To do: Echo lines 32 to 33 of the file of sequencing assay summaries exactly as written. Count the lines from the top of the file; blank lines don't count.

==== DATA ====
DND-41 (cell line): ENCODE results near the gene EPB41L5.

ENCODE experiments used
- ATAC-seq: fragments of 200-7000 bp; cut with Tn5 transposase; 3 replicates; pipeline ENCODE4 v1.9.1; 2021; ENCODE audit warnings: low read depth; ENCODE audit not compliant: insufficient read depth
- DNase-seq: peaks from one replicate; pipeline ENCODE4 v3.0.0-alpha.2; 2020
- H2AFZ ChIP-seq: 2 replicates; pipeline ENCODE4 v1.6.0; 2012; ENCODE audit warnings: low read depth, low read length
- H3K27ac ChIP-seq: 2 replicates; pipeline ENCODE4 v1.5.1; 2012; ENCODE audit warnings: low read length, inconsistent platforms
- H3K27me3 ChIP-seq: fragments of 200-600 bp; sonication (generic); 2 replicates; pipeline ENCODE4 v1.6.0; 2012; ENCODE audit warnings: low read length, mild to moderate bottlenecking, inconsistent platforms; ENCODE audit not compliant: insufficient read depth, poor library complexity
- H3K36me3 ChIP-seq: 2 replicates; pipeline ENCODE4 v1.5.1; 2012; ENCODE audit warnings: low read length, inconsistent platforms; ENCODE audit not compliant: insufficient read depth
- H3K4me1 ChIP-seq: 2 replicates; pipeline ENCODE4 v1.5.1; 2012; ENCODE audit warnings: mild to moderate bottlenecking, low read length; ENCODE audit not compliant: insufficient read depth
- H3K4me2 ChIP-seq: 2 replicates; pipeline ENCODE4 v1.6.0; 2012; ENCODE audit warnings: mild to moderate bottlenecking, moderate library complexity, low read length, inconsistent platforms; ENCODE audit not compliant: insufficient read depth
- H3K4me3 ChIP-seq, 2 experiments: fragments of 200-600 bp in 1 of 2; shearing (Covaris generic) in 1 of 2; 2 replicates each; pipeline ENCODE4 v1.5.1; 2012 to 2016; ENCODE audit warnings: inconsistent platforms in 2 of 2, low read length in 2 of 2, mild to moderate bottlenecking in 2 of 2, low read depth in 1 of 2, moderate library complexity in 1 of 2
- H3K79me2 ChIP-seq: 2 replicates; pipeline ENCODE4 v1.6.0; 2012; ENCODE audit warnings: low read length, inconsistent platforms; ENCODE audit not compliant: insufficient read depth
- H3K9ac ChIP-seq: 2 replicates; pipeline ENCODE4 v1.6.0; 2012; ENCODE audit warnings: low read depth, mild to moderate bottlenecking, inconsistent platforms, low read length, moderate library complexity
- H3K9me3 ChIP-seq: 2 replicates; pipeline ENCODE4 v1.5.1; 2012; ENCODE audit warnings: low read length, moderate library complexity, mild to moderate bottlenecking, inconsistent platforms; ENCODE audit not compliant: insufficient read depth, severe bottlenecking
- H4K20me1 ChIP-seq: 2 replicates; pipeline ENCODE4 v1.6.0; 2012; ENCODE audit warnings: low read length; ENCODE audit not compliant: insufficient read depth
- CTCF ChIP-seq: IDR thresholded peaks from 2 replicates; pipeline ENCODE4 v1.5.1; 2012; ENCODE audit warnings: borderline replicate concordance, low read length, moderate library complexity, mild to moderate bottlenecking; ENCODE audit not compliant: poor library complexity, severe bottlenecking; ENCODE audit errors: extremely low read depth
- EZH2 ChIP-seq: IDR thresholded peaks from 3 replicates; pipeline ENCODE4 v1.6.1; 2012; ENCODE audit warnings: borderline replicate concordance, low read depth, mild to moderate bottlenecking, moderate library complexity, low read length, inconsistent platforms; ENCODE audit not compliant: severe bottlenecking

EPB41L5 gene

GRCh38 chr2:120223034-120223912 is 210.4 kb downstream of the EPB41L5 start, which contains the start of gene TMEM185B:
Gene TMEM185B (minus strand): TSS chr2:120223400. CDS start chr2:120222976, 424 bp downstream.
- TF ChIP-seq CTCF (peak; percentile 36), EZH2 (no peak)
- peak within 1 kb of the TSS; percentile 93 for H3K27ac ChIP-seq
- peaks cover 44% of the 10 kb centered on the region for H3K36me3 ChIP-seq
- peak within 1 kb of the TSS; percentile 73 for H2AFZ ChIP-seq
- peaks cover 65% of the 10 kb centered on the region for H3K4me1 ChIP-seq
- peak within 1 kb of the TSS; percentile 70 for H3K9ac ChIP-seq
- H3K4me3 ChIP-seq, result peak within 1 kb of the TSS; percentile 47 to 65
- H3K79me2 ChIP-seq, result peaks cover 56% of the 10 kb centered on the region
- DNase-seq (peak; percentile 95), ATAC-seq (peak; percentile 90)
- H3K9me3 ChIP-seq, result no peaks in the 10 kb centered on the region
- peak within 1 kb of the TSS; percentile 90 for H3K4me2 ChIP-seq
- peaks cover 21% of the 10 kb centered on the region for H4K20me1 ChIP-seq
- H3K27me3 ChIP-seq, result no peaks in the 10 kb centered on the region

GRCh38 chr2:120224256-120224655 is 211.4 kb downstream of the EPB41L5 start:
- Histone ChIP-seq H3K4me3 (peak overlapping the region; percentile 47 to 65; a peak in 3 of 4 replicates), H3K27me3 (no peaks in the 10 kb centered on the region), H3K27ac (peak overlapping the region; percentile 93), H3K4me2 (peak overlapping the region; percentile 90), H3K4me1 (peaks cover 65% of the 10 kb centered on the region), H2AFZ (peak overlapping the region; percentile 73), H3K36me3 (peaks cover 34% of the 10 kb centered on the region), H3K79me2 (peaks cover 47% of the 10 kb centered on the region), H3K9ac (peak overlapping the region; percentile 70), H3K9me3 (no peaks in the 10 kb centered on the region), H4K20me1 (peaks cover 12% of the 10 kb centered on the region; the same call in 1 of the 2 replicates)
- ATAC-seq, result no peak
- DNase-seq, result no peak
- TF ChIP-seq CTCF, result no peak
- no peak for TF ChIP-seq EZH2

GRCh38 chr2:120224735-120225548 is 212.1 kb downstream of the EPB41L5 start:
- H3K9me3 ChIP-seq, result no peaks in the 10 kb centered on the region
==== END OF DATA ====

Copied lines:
- peaks cover 21% of the 10 kb centered on the region for H4K20me1 ChIP-seq
- H3K27me3 ChIP-seq, result no peaks in the 10 kb centered on the region